Roofing a Tiny House

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After doing some research when we first started building, we agreed on metal roofing. Metal is easily installed, completely recyclable, long lasting, and it can be used for rain water harvesting without concerns over carcinogens. We found a local company that would supply 26 gauge galvanized steel roofing for a reasonable price as well as a “drip edge” flashing that would serve our runoff, as well as our facia needs.

After placing the 1/2 ‘’ OSB over the roof framing, we installed 1-1/2’’ polyisocyanurate (Often called “polyiso” for short, or generically “foam board”.) insulation. Polyiso is commonly regarded as the most eco-friendly option amongst the foam choices. Installation is simple as the boards are the same dimensions as the sheathing and our roof dimensions (8.5×24) with no peaks or valleys made the entire roofing portion very simple.

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Over the polyiso, we placed a layer of water proofing superior to felt paper. The product we used is manufacture by Grace for prevention of ice dams in metal roofs near the toe of slopes. We elected to cover the entire roof in the product due to its reputation as a water barrier. The underside of the product is an asphalt-like layer that will adhere to anything and forms a strong bond to the polyiso.1017141340

Placing the drip edge and metal roofing panels proved very easy and was finished in only a few hours. As with everything else, the panels were screwed on, with considerations for wind and highway travel. The panels went together seamlessly and we have the added insurance of the weather barrier beneath.

Our roof is designed to be impermeable. We have no vents, chimneys or etc. and we designed it this way for simplicity and peace of mind. Houses must however be given opportunity to expel moisture that builds up at the roof interface. We will achieve this with soffits (vents) installed in the underside of our south, east, and west roof overhangs (the roof is tilted to the north).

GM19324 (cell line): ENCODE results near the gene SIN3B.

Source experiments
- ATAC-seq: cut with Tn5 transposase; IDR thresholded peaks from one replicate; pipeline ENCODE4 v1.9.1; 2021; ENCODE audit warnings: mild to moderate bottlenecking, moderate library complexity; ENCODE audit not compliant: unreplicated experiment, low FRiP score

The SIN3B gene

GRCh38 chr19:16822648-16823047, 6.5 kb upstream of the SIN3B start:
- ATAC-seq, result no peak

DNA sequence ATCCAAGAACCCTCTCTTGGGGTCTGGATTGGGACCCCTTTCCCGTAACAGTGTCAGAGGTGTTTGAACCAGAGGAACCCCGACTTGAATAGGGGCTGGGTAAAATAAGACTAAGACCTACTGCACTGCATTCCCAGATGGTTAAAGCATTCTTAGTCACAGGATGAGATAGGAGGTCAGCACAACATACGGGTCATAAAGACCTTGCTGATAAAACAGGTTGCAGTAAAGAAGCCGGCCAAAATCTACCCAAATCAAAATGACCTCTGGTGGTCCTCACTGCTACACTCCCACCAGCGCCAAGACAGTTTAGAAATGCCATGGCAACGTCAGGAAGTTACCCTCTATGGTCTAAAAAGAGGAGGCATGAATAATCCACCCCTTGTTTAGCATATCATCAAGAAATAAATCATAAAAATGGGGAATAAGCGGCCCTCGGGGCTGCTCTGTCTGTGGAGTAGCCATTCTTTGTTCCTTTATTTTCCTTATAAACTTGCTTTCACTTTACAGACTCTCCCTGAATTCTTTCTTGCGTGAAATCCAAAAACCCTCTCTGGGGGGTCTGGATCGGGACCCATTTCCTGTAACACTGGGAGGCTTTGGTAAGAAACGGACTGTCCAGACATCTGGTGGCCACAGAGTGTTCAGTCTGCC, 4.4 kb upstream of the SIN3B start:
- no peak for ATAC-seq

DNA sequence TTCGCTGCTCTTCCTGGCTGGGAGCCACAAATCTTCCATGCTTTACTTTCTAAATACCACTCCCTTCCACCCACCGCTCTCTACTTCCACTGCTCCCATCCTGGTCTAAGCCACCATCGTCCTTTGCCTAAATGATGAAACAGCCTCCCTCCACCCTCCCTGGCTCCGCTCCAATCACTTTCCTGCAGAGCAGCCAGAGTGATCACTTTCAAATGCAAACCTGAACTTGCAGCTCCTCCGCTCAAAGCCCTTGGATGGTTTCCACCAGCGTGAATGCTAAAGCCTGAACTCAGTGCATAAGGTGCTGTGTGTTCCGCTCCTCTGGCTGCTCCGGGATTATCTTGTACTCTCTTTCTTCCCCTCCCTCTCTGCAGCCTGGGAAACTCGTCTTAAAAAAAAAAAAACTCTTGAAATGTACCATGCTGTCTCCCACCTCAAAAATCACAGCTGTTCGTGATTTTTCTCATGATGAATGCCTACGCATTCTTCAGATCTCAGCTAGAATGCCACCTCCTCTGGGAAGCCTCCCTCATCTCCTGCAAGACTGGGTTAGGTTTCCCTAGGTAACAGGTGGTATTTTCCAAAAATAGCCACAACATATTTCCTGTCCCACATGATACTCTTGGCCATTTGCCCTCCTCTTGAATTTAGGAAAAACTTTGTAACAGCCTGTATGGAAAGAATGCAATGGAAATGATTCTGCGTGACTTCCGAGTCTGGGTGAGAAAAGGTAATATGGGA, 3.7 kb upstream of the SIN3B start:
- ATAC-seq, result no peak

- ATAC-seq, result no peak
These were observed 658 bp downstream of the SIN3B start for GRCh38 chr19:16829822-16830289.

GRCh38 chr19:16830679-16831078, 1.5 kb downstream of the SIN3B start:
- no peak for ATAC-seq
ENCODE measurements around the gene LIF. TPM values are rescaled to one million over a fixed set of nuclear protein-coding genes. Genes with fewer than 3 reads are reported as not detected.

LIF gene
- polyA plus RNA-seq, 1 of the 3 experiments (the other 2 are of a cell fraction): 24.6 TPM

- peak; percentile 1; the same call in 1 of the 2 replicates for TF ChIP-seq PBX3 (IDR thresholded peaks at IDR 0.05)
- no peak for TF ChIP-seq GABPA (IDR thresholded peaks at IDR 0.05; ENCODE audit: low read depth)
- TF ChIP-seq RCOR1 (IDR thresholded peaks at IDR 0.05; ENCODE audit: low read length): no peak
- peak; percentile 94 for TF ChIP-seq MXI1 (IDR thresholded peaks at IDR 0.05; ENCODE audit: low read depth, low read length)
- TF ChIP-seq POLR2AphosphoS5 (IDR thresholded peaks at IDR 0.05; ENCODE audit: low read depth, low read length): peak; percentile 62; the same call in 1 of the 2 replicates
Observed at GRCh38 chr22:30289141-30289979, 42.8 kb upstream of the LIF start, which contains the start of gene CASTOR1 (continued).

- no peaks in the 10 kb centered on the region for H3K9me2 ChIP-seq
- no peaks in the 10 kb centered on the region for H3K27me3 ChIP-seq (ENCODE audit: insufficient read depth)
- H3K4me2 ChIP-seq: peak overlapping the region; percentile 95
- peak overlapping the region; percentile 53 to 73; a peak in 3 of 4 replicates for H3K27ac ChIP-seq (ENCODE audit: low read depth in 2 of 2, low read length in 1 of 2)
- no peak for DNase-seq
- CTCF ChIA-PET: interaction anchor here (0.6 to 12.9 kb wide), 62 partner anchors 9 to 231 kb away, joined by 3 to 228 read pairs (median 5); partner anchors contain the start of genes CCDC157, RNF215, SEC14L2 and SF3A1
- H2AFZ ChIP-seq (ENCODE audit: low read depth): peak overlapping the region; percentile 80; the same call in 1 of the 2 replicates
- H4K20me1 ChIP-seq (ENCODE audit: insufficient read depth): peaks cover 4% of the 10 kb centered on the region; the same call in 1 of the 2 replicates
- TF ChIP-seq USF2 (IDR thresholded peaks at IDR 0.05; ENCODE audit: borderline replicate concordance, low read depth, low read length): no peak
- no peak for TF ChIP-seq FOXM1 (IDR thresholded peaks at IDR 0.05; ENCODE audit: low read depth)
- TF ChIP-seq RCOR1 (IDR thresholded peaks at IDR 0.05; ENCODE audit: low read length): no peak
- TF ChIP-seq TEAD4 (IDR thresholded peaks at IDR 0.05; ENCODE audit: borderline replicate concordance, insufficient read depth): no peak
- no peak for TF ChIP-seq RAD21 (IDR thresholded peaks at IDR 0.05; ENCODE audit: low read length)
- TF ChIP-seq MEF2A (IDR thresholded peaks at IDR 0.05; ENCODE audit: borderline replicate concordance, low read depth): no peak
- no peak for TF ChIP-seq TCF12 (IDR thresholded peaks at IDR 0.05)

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Sheathing: The First Walls on Our Tiny House

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Sheathing provides lateral rigidity and a weather barrier to the exterior of a home. It also provides a clean surface over which to apply siding. We used ½’’ OSB (Oriented Strand Board, I had always just called it particle board) over the walls. We also had about 180 square feet of MDF siding that we used on the north face of the house as sheathing. We were given this siding as a bonus when we purchased our floor joist lumber from a gentleman on Craigslist and as it was stained and generally unattractive (albeit unused), we decided to use it as sheathing.

Sheathing is generally not a complex process. I was tipped that we should allot a 1/8’’ spacing between sheets as OSB can expand/contract with weather. Due to our ample window coverage, we were not able to use precisely 24’’ OC spacing for all studs and therefore were required to make many more cuts of our sheathing that is generally required. This still did not greatly increase the difficulty of a fairly simple process.

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Sheathing is also the time to find out just how square your framing job turned out. I walked around the house and checked myself with a framing square and carpenter’s level before I began sheathing. I did find a few minor adjustments to make while placing the OSB (OSB and plywood are made by machine and are near perfectly square. Assuming your framing is correct and there’s a problem with the sheathing is like blaming your calculator for errors).

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Framing for a Tiny House

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As with the floor, we decided to frame the walls with 2x6s for added rigidity and space for insulation. The 24-inch spacing allows less thermal bridging (conduction through the studs) than 16-inch spacing as is necessary with traditional 2×4 framing. The increased spacing also reduces the weight difference that might otherwise pose a problem for those building on a trailer.